3. The hair pulling causes clinically significant distress or impairment in social, occupational, or other important areas of functioning.
  4. The hair pulling or hair loss is not attributable to another medical condition (e.g., a dermatological condition).
  5. The hair pulling is not better explained by the symptoms of another mental disorder (e.g., attempts to improve a perceived defect or flaw in appearance in body dysmorphic disorder).

There really is no known cause of trich.  It is thought to have a neurologically predisposition.  It is also thought to occur as a coping mechanism during stressful events.  I personally tend to pull out my eyebrow hairs during times of stress when I get anxious.  I do not do it all the time though and have learned to cope with it better when I have something to do with my hands such as play with a stress ball.  I tend not to notice I am doing it though unless someone points it out.  Many people with trich cannot control their urges though. 

Some treatment options have been used.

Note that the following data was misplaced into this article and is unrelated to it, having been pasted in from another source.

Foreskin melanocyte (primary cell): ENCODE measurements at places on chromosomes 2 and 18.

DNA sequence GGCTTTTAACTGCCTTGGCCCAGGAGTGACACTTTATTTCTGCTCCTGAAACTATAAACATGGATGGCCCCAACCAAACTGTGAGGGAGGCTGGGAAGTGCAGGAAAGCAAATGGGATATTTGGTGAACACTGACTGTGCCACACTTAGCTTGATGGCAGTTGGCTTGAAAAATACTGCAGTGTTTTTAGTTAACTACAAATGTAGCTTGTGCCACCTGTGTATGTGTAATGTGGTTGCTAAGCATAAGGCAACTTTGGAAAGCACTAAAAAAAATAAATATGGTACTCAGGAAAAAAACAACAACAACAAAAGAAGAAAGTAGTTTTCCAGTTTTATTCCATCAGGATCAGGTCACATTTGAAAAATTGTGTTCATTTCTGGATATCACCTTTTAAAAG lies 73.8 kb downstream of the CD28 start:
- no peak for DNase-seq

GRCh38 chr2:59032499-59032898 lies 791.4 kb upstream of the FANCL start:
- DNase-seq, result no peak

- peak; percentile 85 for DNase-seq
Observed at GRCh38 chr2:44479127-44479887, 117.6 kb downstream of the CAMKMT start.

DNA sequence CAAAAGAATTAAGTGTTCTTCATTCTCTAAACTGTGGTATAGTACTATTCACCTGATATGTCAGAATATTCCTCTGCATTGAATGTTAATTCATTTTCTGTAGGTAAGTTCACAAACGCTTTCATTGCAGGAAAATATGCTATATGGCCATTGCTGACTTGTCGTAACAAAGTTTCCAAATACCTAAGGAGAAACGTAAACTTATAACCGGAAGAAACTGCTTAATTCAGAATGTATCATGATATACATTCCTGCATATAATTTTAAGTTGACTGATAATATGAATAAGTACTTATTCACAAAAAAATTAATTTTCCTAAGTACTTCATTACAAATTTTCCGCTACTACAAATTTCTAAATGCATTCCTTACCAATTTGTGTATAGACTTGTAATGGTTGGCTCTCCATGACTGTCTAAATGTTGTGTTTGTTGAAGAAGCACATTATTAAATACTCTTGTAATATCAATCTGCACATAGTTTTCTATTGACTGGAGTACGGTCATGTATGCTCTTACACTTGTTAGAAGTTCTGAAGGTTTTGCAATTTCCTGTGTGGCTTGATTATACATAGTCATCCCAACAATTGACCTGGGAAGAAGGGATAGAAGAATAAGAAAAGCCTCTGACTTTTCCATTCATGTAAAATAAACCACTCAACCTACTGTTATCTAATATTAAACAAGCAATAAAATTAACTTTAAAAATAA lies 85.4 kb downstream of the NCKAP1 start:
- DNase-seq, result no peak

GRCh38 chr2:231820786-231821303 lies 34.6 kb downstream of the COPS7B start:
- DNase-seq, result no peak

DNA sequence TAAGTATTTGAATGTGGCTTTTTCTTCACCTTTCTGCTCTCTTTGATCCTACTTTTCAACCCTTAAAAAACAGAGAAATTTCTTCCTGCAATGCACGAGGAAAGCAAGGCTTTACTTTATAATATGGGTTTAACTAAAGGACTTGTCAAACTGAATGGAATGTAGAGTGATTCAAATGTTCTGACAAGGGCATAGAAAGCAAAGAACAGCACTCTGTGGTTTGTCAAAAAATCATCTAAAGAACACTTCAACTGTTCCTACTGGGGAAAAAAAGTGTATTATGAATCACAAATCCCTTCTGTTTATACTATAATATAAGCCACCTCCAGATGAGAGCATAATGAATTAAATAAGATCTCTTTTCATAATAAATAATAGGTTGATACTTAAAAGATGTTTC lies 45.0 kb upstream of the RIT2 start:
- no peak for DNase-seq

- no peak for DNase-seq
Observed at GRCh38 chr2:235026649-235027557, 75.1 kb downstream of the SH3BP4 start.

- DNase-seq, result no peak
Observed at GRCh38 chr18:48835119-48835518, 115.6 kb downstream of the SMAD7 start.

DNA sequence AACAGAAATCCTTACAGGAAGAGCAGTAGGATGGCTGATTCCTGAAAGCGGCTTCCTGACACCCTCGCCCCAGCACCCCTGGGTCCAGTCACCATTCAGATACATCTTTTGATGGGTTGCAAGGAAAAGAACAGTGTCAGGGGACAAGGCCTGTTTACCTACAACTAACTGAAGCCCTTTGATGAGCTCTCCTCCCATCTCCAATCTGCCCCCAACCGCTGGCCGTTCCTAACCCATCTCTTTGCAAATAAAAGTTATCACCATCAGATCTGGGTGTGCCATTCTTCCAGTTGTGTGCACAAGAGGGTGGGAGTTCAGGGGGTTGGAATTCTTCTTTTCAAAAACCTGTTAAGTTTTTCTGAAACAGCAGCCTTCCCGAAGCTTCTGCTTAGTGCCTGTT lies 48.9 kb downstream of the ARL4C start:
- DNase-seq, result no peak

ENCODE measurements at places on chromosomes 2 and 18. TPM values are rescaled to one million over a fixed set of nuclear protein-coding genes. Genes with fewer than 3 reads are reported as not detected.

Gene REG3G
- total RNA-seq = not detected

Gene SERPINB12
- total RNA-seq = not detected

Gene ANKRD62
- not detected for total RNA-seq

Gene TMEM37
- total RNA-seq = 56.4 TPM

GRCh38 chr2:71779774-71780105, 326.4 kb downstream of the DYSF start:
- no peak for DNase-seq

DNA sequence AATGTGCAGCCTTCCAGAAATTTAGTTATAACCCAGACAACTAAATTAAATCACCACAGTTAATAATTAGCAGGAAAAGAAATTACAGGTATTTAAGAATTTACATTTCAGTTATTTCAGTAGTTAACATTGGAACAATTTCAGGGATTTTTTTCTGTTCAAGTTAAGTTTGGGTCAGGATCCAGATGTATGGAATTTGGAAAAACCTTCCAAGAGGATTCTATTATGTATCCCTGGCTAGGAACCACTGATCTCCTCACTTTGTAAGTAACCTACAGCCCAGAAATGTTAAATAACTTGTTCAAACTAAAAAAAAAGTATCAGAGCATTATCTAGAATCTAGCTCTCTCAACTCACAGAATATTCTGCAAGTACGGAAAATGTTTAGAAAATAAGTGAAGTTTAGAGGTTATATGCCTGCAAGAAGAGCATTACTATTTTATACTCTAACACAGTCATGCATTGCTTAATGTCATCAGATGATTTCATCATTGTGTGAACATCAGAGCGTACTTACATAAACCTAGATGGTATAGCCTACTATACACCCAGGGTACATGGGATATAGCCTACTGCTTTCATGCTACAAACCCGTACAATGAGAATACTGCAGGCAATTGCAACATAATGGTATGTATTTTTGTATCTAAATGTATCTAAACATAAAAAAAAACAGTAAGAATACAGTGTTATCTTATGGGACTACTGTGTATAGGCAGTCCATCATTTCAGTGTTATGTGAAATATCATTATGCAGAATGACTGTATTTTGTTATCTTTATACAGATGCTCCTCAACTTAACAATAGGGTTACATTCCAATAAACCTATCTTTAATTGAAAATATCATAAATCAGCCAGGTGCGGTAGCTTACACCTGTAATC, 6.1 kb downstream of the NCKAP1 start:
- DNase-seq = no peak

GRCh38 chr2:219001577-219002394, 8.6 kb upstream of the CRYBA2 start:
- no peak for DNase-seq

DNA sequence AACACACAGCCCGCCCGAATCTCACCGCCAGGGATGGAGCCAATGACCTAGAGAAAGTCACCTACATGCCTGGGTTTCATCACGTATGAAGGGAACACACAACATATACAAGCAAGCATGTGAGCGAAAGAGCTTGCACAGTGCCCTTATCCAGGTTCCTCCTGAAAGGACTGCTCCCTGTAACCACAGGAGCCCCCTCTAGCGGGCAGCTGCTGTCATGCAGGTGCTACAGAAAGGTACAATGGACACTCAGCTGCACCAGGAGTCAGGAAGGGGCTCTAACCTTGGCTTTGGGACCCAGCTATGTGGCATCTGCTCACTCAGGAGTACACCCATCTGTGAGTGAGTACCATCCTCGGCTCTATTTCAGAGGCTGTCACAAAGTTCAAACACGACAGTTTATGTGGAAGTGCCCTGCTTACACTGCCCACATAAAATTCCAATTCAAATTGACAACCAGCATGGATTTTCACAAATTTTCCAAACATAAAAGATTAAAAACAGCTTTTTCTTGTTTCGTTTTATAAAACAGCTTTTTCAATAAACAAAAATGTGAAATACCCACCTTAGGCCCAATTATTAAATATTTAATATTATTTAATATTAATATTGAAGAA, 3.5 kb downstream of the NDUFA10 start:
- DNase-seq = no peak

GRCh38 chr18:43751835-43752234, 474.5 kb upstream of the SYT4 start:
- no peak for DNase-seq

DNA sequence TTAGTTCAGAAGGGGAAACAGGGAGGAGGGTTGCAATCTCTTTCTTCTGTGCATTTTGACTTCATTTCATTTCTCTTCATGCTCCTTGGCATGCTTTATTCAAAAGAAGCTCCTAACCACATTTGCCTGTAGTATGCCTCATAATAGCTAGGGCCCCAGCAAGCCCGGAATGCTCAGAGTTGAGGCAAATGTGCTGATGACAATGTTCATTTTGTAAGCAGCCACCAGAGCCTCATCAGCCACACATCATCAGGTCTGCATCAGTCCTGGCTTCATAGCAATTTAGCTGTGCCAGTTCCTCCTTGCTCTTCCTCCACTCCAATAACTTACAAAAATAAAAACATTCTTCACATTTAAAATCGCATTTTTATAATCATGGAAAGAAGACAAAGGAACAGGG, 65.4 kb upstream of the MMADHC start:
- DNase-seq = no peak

1. Therapy is the most common one.  Cognitive Behavioral Therapy (CBT) is often used.  Other forms of therapy can also be used depending on your psychologist (or other type of therapist you see) and how you feel the best way of going about it is.  There are clinics around the US that specifically specialize in treating trich.
  2. Some medications have been thought to help trich although none are officially approved for it at this time.  Naltrexone and Topomax are two that some people have tried. Others have also been prescribed SSRI’s. 
  3. Support groups specific to trich are also important to gain connections with those that are dealing with the same problems you might be going through.

If you want more information on trichotillomania, a wonderful site to go to is http://www.trich.org/index.html

Some other sites that give general information about trich include:

 

***(There is also another disorder called dermatillomania – this is similar to trichotillomania.  It involves skin picking though, where a person will pick at there skin such as scabs until the skin is bleeding. If you would like more information about this, go to: http://www.skinpick.com/dermatillomania.)